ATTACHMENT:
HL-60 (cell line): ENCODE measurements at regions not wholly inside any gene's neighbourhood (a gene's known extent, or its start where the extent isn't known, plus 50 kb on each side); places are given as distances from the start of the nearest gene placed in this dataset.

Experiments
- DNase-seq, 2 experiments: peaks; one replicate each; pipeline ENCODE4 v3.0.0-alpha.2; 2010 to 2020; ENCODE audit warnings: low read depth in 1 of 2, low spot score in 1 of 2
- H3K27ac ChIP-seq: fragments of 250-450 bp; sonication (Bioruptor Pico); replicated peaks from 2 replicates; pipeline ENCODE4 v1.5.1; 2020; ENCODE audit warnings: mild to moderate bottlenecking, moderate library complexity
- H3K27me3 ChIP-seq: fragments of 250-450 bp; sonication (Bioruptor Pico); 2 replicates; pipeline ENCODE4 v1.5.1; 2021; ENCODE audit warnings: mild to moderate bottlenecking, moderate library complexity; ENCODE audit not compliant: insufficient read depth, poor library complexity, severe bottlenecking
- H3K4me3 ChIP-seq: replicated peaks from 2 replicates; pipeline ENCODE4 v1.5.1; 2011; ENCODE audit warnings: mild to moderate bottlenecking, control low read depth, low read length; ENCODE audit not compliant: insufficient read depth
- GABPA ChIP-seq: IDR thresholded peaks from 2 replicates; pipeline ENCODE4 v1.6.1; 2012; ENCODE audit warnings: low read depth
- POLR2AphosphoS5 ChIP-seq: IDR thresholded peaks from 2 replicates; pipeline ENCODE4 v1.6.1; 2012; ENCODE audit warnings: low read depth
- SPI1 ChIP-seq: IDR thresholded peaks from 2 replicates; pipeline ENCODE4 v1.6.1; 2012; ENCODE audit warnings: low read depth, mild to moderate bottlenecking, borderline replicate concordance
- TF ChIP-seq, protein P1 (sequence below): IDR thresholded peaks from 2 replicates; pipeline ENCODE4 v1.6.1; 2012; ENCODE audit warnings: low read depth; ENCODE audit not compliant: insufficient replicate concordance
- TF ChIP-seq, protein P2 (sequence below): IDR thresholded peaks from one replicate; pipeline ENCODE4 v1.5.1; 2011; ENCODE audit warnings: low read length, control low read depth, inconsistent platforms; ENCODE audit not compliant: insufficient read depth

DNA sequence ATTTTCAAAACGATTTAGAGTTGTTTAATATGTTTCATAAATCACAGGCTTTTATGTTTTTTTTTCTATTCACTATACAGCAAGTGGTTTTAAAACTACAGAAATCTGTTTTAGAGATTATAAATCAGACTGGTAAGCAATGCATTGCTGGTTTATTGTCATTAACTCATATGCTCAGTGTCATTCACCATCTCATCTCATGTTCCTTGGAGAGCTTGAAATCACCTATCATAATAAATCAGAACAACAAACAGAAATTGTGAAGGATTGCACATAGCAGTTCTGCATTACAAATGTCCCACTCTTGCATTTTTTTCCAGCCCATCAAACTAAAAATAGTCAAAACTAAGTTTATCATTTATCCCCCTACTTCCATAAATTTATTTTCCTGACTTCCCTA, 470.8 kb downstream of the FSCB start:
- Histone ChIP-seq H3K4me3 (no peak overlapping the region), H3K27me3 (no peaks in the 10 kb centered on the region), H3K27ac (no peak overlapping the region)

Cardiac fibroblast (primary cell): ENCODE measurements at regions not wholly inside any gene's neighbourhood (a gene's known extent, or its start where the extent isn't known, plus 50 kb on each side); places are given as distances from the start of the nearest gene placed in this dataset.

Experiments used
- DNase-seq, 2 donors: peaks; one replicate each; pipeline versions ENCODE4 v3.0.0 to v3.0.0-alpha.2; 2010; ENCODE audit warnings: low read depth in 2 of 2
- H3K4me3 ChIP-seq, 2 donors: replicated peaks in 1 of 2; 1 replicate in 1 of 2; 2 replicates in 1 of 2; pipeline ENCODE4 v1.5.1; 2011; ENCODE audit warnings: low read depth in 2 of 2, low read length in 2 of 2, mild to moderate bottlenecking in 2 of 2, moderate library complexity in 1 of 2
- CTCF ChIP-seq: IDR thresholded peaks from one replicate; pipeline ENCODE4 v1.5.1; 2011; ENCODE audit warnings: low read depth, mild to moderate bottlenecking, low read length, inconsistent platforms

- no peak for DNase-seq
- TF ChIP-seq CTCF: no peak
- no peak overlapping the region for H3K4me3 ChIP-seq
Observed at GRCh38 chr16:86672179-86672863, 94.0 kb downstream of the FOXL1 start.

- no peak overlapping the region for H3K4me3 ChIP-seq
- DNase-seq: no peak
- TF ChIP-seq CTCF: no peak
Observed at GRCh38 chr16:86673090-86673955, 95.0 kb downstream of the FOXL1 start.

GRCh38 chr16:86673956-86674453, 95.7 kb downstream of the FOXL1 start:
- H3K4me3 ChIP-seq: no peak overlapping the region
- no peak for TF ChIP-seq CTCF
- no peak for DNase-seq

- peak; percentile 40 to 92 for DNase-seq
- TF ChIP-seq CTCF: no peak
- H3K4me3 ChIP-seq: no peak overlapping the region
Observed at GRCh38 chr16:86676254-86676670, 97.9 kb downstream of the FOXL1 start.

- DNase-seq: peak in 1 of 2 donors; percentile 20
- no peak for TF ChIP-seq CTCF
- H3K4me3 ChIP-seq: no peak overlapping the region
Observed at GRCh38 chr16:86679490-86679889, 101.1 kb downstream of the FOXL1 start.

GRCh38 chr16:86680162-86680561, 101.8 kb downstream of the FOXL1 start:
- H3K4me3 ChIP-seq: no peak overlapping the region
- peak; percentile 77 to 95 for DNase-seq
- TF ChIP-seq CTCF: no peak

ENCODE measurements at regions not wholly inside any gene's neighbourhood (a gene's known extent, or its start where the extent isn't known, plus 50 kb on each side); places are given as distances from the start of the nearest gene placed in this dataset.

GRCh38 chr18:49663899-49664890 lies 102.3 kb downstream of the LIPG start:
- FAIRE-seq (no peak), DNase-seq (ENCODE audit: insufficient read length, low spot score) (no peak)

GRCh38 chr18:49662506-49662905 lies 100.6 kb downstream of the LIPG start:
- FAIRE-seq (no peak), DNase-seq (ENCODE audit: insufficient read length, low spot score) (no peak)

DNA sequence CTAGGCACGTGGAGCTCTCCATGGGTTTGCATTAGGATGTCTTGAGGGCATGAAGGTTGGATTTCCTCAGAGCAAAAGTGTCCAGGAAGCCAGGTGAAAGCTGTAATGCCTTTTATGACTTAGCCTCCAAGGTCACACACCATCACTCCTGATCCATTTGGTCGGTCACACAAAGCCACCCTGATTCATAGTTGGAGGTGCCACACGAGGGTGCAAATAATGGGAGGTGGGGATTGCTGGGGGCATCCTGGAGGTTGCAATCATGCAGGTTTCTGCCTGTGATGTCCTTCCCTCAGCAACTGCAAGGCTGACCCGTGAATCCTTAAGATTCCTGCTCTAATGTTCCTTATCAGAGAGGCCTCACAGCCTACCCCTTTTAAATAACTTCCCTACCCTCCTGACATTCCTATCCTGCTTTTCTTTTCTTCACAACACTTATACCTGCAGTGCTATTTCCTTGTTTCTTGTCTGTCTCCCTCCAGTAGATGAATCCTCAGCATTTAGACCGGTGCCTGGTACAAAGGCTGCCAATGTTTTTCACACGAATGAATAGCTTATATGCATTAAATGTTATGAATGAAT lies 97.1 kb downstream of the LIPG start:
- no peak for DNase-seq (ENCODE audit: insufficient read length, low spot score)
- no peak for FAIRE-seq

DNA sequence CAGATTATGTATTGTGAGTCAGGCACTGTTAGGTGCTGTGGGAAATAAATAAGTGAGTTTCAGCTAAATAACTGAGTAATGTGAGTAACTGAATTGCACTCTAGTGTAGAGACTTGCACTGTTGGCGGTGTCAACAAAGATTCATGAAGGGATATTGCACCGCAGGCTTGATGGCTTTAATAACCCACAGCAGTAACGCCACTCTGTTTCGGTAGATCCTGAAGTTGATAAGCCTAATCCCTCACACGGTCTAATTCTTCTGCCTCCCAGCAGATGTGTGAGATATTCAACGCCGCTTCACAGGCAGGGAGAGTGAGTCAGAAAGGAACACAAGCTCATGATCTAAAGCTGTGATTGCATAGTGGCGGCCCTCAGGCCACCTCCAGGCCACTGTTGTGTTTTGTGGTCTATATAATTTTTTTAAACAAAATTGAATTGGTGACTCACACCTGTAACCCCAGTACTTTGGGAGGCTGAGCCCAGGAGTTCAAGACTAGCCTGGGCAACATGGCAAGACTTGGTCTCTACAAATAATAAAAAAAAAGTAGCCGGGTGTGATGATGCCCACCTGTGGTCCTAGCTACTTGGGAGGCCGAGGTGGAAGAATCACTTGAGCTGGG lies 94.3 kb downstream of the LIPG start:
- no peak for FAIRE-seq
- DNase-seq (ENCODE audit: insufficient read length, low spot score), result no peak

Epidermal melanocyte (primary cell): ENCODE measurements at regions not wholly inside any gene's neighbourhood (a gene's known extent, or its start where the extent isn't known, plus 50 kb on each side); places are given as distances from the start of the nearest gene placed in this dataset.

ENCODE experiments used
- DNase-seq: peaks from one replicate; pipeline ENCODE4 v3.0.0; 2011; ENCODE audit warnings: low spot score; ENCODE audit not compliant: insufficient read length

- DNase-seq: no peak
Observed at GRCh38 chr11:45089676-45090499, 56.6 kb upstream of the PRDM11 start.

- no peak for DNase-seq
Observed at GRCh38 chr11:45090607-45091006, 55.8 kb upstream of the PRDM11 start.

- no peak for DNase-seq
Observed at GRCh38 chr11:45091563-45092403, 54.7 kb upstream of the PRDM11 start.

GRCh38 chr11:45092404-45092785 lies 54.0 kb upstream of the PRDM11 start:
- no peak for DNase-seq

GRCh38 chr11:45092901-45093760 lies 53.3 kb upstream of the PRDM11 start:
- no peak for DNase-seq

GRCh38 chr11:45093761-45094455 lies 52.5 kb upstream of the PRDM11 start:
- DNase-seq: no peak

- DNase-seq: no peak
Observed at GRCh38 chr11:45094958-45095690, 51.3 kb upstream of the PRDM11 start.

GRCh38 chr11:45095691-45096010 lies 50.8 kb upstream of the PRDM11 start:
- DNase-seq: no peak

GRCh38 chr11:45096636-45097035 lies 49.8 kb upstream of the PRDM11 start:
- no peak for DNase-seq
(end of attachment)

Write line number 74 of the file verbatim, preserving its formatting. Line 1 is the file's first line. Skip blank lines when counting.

- no peak for DNase-seq